Toward the end of World War II, Ms. Irvine met a naval officer at Delmonico’s restaurant when he was on leave; they married in 1947. In addition to her daughter, Ms. Sullivan, Ms. Irvine is survived by a son, who requested anonymity for himself and his father, whose name he shares, and two grandchildren. Ms. Irvine’s husband died in 1994.

When her daughter was born in 1957, Ms. Irvine left Elizabeth Arden and became a freelance makeup artist, working for photographers like Mr. Avedon, Irving Penn, John Rawlings and Harold Krieger. She did commercial work, too, notably coating the actors who played the Jolly Green Giant, the mascot created to sell canned vegetables, in layers of green greasepaint.

In the late ’60s, Ms. Irvine and her family moved from Queens to Essex County, N.J. Her husband, general counsel for a security firm, did not want his wife to continue working, so she retired — and learned to drive at 44.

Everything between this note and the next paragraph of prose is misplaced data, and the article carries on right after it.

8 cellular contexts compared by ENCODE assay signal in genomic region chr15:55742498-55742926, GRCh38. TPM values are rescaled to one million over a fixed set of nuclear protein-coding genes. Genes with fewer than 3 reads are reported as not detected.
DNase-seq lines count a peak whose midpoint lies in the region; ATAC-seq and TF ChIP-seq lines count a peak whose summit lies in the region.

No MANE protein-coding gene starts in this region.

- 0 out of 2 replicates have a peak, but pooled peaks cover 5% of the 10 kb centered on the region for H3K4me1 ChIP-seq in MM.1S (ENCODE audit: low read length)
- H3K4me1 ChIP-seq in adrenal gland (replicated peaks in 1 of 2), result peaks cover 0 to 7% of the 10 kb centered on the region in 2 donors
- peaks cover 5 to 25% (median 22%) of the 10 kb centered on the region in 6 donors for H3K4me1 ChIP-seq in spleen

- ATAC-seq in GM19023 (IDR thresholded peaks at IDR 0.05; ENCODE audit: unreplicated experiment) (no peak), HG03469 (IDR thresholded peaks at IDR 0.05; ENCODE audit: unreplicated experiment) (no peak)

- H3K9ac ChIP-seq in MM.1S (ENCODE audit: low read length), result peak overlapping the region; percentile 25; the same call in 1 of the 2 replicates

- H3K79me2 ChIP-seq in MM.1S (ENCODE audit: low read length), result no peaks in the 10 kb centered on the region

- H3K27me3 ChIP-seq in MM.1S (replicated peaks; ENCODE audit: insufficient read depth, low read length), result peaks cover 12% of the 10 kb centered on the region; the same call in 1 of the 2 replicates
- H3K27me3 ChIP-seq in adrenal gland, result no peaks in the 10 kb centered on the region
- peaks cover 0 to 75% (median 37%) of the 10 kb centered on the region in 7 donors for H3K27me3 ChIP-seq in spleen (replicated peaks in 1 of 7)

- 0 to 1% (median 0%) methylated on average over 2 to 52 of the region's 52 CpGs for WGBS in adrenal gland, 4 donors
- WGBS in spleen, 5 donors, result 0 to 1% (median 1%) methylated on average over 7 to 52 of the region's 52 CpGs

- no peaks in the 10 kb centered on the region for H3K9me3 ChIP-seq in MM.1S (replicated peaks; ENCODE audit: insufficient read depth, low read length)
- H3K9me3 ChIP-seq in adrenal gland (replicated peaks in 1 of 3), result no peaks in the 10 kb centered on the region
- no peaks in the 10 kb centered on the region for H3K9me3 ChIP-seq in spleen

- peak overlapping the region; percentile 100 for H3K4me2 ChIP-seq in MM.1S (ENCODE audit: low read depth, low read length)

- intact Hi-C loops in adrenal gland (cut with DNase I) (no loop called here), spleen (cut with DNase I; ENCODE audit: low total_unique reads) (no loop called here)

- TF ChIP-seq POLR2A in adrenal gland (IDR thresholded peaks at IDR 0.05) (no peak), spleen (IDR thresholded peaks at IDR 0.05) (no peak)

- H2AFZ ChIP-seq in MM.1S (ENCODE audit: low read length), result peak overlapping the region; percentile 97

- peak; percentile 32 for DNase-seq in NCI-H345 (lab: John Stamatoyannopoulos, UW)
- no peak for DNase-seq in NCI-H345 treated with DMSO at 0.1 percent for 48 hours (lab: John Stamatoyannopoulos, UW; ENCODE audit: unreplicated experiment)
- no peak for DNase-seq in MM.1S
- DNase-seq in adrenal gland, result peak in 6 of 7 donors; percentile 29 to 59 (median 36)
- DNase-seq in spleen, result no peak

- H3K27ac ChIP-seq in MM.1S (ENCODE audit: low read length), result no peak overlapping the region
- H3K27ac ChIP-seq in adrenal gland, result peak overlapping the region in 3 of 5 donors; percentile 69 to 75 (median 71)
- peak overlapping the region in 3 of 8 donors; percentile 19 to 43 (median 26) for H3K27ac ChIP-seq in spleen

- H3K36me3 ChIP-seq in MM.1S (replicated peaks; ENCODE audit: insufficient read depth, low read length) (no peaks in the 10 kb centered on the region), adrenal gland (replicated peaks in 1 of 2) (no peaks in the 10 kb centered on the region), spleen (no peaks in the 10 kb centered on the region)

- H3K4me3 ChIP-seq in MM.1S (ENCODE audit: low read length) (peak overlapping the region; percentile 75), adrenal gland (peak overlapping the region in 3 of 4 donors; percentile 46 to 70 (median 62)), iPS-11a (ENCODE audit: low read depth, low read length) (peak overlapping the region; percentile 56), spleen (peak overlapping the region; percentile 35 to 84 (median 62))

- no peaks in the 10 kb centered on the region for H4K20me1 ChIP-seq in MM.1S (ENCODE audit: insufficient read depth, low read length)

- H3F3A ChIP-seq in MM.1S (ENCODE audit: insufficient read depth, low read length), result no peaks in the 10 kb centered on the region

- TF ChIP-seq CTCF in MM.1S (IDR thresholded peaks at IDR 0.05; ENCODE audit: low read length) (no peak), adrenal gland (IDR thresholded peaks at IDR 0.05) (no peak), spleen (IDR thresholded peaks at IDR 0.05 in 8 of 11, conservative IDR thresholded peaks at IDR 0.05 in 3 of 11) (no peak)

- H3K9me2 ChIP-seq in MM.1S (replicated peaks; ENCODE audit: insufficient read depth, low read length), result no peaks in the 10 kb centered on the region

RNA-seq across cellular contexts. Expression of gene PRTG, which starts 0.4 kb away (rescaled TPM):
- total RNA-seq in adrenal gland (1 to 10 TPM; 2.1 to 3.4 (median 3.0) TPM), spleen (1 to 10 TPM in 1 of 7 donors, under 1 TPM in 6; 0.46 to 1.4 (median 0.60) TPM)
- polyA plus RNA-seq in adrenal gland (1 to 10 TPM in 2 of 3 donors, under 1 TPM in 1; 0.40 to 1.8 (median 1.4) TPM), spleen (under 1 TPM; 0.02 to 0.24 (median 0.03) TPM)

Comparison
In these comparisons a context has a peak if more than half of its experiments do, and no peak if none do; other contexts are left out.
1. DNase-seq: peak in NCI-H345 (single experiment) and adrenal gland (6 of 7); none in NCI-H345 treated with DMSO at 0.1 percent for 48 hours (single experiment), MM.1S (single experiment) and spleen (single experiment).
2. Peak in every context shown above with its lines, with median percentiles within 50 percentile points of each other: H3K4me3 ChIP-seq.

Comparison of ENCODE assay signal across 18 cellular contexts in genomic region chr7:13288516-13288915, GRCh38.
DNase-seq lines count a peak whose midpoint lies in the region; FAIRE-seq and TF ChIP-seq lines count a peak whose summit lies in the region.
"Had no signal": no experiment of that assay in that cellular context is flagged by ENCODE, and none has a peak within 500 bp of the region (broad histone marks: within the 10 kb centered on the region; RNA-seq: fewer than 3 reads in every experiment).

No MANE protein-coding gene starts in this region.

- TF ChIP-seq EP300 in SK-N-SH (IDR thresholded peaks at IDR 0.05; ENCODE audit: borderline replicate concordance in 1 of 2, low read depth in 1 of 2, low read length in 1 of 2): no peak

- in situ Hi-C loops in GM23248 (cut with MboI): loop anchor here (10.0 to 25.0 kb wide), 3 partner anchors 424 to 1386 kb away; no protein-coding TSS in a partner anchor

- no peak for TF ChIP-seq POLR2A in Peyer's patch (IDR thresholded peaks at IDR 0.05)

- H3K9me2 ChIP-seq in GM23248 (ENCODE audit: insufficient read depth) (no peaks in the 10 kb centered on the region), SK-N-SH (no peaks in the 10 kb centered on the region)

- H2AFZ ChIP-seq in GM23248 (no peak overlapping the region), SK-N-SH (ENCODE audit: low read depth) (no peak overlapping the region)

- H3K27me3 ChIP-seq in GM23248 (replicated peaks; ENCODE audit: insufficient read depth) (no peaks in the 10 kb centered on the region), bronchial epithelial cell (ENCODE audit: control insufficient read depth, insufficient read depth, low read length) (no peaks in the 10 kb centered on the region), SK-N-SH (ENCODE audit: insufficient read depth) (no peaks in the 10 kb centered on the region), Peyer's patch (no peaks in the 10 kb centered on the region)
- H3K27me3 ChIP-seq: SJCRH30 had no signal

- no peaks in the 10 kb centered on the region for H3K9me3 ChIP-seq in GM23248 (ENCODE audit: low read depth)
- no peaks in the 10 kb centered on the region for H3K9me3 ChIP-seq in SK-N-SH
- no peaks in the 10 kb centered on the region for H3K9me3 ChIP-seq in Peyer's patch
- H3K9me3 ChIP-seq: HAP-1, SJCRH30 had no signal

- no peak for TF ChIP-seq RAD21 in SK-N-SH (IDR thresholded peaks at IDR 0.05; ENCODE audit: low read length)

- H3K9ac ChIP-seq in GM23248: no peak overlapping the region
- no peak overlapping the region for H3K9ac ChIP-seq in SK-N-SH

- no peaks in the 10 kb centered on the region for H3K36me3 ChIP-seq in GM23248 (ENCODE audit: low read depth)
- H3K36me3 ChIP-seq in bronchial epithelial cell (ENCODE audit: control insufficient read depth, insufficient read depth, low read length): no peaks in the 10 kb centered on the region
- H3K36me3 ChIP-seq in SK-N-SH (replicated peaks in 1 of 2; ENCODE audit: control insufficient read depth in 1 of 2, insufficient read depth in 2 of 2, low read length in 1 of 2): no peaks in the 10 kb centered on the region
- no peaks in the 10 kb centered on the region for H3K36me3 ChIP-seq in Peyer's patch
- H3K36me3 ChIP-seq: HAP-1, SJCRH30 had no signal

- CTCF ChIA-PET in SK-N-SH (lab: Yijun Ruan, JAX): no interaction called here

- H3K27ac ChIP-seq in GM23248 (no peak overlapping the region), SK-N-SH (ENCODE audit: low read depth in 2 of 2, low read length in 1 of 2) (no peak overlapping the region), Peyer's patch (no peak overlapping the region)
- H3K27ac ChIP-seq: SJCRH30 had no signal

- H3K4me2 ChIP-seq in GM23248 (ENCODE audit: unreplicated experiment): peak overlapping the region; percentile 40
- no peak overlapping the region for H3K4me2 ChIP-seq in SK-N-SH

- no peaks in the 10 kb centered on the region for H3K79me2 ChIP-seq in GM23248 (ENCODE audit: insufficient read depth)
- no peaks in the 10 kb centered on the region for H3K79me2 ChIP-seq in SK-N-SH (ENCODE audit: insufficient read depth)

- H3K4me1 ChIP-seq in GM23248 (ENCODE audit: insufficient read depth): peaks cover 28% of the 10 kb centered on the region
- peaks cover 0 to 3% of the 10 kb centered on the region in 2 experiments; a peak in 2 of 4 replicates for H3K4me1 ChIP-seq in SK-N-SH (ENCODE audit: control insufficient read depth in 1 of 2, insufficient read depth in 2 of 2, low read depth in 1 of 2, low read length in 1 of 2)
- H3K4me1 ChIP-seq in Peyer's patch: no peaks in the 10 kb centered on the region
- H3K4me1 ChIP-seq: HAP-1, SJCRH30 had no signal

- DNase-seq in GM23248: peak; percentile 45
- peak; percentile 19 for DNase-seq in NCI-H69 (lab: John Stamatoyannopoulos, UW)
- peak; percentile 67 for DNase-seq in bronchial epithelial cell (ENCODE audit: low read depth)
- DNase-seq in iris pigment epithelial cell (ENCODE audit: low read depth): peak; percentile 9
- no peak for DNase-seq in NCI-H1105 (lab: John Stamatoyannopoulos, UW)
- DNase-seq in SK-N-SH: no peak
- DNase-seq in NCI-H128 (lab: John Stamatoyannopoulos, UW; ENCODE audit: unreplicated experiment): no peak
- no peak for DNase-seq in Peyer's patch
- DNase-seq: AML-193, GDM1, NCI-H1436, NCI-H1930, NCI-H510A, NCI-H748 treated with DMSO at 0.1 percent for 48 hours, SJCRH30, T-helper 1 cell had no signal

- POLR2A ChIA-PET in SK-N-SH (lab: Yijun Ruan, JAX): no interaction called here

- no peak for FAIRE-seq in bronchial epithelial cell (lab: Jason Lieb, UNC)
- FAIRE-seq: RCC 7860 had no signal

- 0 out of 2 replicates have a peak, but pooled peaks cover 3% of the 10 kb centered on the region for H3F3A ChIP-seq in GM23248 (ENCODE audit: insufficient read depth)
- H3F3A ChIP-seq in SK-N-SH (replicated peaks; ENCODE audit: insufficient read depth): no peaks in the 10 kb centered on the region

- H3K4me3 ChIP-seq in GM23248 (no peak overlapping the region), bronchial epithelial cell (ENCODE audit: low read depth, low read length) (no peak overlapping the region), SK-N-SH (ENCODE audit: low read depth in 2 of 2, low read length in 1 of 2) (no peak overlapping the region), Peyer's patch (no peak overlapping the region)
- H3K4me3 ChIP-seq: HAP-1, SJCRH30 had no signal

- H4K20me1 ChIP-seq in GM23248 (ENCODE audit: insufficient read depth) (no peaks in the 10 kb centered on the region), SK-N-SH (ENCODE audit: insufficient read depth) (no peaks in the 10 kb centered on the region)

Once she left the fashion world behind, she rarely spoke of it.

Ms. Parsons, the TikTok star, had many questions for Ms. Irvine that she was unable to answer before her death. She hoped the former makeup artist could illuminate the histories of the sort of esoterica that transfix Monroe obsessives: For instance, did Robert Champion, a hairdresser who was at the Garden when Ms. Monroe sang, really touch up her makeup and blot her lips with a tissue (an artifact that belongs to the Ripley’s Believe It Or Not! Museum in Orlando, Fla.)? Did Ms. Irvine recognize a gold lipstick tube that once belonged to Ms. Monroe that Ms. Parsons had won at auction for $15,625?

Ms. Irvine was pleased she’d had her own moment of fame, though she wished, as she told her daughter, that the attention came when she had more energy to pursue it.

“I told her that the important thing was that it had happened at all,” Ms. Sullivan said. “She was an original and one of a kind laboring in obscurity to create many beautiful images with the pioneering photographers of the 20th century. After all, how many 99-year-olds who attended one-room schoolhouses go on to be TikTok stars?”

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